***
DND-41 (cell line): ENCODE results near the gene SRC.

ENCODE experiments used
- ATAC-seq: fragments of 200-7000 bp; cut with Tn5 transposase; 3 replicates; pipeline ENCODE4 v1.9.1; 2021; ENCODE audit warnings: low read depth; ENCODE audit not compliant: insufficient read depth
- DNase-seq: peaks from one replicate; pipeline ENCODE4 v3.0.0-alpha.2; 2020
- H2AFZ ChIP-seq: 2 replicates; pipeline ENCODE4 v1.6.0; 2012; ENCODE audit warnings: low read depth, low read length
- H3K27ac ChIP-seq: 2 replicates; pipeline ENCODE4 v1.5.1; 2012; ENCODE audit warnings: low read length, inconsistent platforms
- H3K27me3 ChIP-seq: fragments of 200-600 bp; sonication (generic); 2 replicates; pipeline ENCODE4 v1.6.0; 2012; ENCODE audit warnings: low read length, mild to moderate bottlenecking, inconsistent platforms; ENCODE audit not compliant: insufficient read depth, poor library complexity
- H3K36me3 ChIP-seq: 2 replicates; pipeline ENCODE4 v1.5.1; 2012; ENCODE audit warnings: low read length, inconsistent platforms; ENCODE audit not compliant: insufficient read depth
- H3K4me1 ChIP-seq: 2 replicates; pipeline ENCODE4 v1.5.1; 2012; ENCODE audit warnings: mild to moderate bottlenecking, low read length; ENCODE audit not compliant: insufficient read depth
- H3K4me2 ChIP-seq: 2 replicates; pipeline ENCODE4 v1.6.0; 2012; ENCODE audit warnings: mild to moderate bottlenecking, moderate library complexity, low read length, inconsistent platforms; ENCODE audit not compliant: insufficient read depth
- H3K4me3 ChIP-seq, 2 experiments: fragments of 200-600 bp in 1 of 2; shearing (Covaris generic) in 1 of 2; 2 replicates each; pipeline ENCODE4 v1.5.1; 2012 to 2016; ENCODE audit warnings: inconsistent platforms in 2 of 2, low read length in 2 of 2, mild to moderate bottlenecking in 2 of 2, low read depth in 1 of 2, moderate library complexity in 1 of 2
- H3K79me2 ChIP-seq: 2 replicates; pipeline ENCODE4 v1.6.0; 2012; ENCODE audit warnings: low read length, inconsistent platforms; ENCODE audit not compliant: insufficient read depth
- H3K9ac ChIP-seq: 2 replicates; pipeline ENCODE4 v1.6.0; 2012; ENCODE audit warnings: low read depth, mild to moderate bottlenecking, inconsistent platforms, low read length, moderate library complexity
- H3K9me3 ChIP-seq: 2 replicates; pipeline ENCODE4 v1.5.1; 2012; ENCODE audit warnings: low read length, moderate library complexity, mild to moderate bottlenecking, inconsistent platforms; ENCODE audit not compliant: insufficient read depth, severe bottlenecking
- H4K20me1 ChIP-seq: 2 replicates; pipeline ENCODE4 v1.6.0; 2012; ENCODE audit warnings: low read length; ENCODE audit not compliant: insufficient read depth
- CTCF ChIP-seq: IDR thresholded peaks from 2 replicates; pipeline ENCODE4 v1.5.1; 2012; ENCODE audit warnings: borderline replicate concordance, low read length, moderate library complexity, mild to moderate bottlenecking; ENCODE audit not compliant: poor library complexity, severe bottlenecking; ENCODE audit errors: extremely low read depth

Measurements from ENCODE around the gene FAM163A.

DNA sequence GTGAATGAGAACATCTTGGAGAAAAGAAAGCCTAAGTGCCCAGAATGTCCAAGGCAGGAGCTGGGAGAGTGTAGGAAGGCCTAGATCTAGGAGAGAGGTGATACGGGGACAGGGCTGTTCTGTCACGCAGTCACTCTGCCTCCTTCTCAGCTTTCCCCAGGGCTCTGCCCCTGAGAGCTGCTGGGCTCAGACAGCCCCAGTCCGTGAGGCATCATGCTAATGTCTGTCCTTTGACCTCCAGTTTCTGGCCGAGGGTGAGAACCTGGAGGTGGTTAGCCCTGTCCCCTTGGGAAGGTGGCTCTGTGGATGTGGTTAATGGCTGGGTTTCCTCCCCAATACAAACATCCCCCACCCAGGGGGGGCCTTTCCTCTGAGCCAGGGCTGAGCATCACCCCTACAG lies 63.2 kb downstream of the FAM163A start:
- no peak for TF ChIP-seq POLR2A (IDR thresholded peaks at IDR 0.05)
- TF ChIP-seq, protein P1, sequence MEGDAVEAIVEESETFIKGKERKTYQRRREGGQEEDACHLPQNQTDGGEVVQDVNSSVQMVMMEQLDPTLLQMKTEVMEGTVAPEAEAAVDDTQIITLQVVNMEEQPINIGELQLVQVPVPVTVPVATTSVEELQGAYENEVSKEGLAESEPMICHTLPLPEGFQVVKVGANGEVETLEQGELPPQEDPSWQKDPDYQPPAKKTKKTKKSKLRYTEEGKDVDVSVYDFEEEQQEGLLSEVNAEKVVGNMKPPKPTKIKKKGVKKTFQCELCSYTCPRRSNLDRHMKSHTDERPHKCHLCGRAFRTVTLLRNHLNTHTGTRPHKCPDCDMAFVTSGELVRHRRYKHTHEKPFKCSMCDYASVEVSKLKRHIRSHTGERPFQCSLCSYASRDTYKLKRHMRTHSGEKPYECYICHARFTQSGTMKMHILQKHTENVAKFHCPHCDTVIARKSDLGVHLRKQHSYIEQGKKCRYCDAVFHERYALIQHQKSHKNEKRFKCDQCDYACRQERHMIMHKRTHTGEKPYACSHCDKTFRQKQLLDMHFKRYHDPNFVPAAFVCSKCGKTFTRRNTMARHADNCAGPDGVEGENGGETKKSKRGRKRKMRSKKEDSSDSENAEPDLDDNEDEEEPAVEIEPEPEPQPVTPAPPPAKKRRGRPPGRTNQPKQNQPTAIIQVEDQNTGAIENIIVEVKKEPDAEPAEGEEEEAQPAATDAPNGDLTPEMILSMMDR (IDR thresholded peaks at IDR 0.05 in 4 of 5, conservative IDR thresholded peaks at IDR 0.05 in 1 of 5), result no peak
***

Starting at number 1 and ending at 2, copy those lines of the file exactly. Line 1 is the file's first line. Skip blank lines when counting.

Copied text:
DND-41 (cell line): ENCODE results near the gene SRC.

ENCODE experiments used